2. Cavities are common in people but less so in pets. Just as in humans, cavities result from the decaying of hard tooth tissue due to a build-up of bacteria. A cavity may be visible on your pet’s tooth, but often there are no other symptoms. The hole in your pet’s tooth may be filled by a veterinary dentist, but if the tooth has decayed too much it may have to be removed. Cats more commonly develop a condition called tooth resorption, which is a bit like a huge cavity that eats away at one or more teeth. Tooth resorption is extremely painful.
  3. Tissue inflammation, ulcers, and wounds in the mouth are other concerns for pet parents. While some pre-existing medical conditions such as diabetes and lupus can cause these problems, there are also many other causes. Malnutrition, an electrical shock injury, or trauma to the mouth can all cause mouth inflammation, wounds, and ulcers. Symptoms include bad breath, red and swollen gums, “ropey” saliva, pain, and loss of appetite. Veterinary care depends on the underlying cause, but most often drugs will be prescribed to reduce inflammation and pain and to treat or prevent infection.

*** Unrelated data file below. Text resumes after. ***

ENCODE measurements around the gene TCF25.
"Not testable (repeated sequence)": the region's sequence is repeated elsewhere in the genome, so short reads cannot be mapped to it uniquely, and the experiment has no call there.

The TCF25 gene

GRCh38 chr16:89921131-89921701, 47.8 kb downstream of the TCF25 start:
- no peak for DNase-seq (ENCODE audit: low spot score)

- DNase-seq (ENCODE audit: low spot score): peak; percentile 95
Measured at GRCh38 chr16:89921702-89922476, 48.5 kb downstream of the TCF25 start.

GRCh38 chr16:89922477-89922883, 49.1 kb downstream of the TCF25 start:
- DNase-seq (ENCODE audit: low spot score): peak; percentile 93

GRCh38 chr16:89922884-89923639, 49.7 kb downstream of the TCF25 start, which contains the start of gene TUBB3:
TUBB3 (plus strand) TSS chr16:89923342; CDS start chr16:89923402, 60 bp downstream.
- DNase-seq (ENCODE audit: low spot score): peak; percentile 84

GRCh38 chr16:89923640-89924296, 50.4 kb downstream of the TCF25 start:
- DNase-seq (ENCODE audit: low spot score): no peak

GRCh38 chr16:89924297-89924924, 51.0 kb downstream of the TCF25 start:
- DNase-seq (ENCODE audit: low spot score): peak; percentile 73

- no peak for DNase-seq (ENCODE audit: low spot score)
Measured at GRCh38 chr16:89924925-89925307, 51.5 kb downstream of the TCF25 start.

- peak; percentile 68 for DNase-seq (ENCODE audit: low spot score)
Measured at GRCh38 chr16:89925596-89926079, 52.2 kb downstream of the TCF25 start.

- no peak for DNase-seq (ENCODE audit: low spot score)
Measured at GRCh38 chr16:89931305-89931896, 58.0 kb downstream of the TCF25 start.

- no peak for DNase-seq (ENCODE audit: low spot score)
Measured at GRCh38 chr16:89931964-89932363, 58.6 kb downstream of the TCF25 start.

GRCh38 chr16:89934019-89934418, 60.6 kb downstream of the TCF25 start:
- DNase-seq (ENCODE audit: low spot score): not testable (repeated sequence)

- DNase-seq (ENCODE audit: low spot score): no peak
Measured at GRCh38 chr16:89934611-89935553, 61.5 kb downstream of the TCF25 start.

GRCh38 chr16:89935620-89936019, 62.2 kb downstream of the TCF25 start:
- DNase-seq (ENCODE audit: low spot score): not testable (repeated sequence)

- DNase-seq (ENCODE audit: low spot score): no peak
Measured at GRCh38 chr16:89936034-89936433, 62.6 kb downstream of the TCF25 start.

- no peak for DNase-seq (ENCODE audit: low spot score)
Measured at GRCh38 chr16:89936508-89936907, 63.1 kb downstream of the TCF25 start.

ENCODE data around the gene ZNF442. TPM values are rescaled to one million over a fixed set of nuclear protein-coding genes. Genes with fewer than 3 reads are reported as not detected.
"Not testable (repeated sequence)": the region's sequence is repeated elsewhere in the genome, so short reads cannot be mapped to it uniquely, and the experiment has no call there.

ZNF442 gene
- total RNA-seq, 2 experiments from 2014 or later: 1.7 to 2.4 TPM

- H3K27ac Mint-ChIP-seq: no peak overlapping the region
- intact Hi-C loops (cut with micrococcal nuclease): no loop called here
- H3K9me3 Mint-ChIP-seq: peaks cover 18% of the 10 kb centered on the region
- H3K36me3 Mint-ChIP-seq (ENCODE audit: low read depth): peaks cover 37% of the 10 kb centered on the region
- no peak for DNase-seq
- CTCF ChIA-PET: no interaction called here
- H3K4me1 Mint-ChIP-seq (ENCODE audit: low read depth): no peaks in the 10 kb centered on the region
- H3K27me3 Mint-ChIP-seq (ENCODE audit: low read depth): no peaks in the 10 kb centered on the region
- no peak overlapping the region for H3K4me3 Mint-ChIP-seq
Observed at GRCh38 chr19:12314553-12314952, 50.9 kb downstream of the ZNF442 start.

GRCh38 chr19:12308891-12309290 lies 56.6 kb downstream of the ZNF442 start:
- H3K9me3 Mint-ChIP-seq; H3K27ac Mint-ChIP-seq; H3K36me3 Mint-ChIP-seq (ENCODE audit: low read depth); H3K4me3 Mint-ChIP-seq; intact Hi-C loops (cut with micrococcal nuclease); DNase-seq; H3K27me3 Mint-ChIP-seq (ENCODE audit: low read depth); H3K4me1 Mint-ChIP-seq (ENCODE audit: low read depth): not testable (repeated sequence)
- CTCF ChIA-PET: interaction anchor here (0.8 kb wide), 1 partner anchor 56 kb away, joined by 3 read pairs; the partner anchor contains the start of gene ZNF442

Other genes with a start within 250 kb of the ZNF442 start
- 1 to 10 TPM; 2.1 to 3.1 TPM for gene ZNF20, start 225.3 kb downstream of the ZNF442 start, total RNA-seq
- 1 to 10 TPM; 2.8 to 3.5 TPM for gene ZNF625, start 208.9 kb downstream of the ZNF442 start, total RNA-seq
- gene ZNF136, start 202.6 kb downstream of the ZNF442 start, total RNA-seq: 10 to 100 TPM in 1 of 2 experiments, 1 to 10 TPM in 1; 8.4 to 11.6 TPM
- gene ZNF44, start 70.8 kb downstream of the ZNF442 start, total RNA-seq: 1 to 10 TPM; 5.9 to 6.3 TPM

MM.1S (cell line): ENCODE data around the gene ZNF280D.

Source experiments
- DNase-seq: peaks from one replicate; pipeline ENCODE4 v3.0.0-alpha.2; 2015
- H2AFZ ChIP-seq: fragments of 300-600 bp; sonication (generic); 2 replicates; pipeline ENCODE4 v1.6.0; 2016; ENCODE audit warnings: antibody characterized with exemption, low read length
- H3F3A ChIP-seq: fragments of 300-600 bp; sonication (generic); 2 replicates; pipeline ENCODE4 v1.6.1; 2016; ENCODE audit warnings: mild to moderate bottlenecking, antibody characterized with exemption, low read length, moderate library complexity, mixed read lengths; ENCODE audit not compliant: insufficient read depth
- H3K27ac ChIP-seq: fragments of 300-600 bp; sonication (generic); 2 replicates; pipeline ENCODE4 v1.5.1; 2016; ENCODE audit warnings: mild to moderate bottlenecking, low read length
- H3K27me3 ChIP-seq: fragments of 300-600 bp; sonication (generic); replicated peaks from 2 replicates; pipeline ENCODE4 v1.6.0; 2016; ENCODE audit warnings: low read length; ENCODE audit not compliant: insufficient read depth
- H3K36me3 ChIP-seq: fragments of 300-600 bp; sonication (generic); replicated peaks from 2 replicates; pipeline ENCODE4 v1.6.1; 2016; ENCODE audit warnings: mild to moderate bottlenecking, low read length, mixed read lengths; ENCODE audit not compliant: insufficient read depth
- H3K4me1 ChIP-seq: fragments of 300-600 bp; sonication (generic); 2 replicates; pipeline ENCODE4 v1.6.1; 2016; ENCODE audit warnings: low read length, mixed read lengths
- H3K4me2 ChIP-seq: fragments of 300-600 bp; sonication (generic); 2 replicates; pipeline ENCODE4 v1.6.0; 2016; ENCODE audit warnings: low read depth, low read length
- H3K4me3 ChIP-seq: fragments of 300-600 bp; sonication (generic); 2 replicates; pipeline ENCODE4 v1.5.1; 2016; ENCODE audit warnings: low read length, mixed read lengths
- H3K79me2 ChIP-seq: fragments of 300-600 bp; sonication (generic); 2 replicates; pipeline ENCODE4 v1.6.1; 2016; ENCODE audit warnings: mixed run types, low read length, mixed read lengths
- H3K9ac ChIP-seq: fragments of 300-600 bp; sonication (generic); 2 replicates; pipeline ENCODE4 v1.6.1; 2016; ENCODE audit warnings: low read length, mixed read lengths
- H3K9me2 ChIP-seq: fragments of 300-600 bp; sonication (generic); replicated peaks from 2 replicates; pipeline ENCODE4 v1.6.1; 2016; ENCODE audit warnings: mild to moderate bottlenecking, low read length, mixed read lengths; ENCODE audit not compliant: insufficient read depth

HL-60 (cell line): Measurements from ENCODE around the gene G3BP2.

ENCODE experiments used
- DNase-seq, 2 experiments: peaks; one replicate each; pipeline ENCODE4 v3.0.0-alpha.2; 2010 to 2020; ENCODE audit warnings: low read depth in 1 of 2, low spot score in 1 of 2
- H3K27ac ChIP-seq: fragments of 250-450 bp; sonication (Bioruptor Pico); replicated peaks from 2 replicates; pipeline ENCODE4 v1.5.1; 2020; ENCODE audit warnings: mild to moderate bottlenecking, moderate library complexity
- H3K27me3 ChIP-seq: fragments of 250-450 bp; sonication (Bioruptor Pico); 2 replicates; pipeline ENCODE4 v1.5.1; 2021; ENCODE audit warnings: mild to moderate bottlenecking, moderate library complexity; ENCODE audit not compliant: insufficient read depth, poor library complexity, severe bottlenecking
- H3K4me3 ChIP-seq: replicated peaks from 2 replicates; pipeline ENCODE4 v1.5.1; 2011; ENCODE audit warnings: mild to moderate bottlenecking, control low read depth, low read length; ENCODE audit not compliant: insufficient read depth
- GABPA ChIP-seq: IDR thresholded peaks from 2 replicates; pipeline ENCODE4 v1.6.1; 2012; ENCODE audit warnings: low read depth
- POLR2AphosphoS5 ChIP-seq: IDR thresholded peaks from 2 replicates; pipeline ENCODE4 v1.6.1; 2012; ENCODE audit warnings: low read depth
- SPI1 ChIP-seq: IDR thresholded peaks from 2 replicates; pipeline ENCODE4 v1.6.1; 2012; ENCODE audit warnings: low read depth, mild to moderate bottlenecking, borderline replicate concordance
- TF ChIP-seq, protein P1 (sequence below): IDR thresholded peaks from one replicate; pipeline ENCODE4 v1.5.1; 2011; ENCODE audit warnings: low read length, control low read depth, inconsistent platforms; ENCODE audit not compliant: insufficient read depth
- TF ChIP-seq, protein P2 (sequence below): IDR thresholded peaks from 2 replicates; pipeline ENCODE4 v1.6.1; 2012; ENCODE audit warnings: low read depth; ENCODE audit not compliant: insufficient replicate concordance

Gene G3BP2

Protect your pet

Visiting Your Vet

If you notice any unusual changes in your pet’s eating habits, including loss of appetite and problems chewing, seek veterinary care. Any visible malformations of your cat or dog’s gums, cheeks, tongue, or teeth should also be reasons to make an appointment. If you have a puppy or kitten, pay close attention to your pet’s teeth as they develop; crowded teeth can also cause inflammation and pain as well as structural anomalies that may require treatment to correct.

Preventing Dental Issues